Bechtel received a quiet "request for proposals" from the Bush administration more than a month before the war began, which ultimately yielded the company $2.4 billion for work on electricity, water, sewage treatment, bridges, highways, airports, hospitals, schools and more.

It is virtually impossible to assess the performance of any one company working in Iraq. Only one independent monitoring agency exists, the special inspector general for Iraq reconstruction (SIGIR), a congressionally mandated office tasked with oversight of all U.S. spending on Iraq reconstruction. Of the 13,578 projects planned and paid for by the U.S. government for work in Iraq, SIGIR has assessed just 65.

But even this limited oversight allows us to debunk claims made by Bechtel. For example, the company reports that it rebuilt "war-damaged bridges on key highways." But SIGIR's October report to Congress finds that "no bridge or expressway projects have been completed" in Iraq.

Bechtel also claims that it failed to build a key maternal and children's hospital in Basra because of "security concerns." While SIGIR, on the other hand, makes clear that it ordered Bechtel to be dropped from the $50 million project after the company misreported its progress and went $90 million over budget and a year and a half behind schedule.

SIGIR's October report also allows us to clearly assess the overall failure of U.S. reconstruction in Iraq. In the electricity sector, less than half of all planned projects in Iraq have been completed, while 21 percent have yet to even begin. The term "complete," however, can be misleading as, for example, SIGIR finds that the electricity sector has been hampered by the failure of contractors to build transmission and distribution lines to connect new generators to homes and businesses. Thus, nationally, Iraqis have just 11 hours on average of electricity a day, and in Baghdad, the heart of instability in Iraq, there are between four and eight hours on average per day.

While there has been greater success in completing water and sewage projects (79 percent are complete), electricity controls both water and sewage in Iraq. Therefore, the fact that 80 percent of potable water projects are reported complete does little good if there is no electricity to pump the water into homes, hospitals or businesses.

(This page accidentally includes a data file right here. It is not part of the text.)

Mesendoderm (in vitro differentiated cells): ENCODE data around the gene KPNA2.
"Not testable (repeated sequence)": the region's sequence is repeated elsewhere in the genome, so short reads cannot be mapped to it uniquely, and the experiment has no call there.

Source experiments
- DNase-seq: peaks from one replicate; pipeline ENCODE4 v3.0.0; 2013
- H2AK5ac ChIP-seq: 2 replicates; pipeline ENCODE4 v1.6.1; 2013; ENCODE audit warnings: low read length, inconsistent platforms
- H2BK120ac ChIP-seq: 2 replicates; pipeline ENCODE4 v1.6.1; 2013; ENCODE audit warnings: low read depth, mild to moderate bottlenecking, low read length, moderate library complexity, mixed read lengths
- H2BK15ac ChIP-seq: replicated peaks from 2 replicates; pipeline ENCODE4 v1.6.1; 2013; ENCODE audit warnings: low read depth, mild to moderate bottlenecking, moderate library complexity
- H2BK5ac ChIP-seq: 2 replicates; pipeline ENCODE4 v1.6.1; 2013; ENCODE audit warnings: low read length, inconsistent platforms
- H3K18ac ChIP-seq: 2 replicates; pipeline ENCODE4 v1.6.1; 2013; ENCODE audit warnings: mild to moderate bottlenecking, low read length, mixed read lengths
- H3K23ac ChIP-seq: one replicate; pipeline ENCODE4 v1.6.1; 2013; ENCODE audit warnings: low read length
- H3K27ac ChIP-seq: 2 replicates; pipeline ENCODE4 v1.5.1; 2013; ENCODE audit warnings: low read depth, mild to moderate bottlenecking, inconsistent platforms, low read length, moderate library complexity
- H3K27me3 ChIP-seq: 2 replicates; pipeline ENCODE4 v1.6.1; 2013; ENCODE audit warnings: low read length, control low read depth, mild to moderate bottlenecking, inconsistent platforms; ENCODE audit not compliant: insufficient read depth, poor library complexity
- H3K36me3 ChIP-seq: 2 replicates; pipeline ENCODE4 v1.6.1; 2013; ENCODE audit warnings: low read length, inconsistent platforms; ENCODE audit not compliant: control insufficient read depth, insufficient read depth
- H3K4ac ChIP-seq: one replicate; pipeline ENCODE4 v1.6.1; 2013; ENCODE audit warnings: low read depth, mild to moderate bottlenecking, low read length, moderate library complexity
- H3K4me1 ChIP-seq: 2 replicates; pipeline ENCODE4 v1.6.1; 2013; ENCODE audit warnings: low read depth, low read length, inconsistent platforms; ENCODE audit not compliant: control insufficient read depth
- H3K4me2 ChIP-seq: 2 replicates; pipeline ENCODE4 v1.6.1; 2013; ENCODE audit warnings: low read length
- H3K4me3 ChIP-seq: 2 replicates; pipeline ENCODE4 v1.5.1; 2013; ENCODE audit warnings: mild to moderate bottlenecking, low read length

The health care sector is truly a tragedy, with just 36 percent of planned projects reported complete. Just 12 of 20 planned hospitals are complete, while only six of 150 planned public health centers are serving patients today.

What went wrong? U.S. Air Force Col. Sam Gardiner, author of a U.S. government study of the likely effect that U.S. bombardment would have on Iraq's power system in 2003, answered the question well when he said, "Frankly, if we had just given the Iraqis some baling wire and a little bit of space to keep things running, it would have been better. But instead we've let big U.S. companies go in with plans for major overhauls."

Companies like Bechtel entered Iraq with hopes of cashing in on much more than reconstruction contracts. As Cliff Mumm, head of Bechtel's Iraq operation, said in December 2003, Iraq "has two rivers, it's fertile, it's sitting on an ocean of oil. Iraq ought to be a major player in the world. And we want to be working for them long term."

Bechtel's vision was part of a larger Bush administration plan to transform Iraq from a state- to a market-controlled economy virtually overnight and by U.S. fiat. The administration implemented new laws in Iraq (virtually all of which remain in place today) allowing for, among other things, the privatization of Iraq's state-owned enterprises and for American companies to receive preferential treatment over Iraqis in the awarding of contracts.

So, Bechtel was hired instead of the Iraqi companies who had successfully rebuilt their country after the previous U.S. invasion. And, since Bechtel's contract guaranteed that all of its costs would be covered, plus a set rate of profit, it took its time, spending its first five months in Iraq doing a countrywide assessment rather than rebuilding. Bechtel then worked on expensive new facilities that showcased its skills and would serve its needs were it to run the systems itself one day (and which have proven far too expensive for Iraqis to run). The Iraqis, meanwhile, knew that the Americans had received billions of dollars for reconstruction, that Iraqi companies had been rejected, and that the country was still without basic services. The result was increasing hostility, acts of sabotage targeted directly at foreign contractors and their work, and a rising insurgency.

In the end, Iraq has not emerged as the wealthy free market haven companies like Bechtel had hoped for, at least not yet (the economic policies put in place by the Bush administration remain and the work is on-going to turn Iraq into a corporate-friendly Middle East Mecca). However, the war has not been completely useless.

One month after the invasion of Iraq, President Bush announced plans for a U.S. Middle East Free Trade Area (MEFTA) to expand his economic vision from Iraq to the rest of the Middle East. The war intensified the pressure on countries to prove that they were with, rather than against, the Unitede States. As a result, the MEFTA has progressed rapidly, with 14 nations signing agreements with the administration.

Bechtel is a member of the U.S. Middle East Free Trade Coalition, the corporate lobbying group behind MEFTA. Thanks to the MEFTA, a new free trade agreement expected to be signed with the United Arab Emirates this year is already opening new opportunities for U.S. firms, including Bechtel. The company was recently hired by the Abu Dhabi Ports Co. of the UAE to manage the construction of a major new industrial zone at the country's Khalifa Port.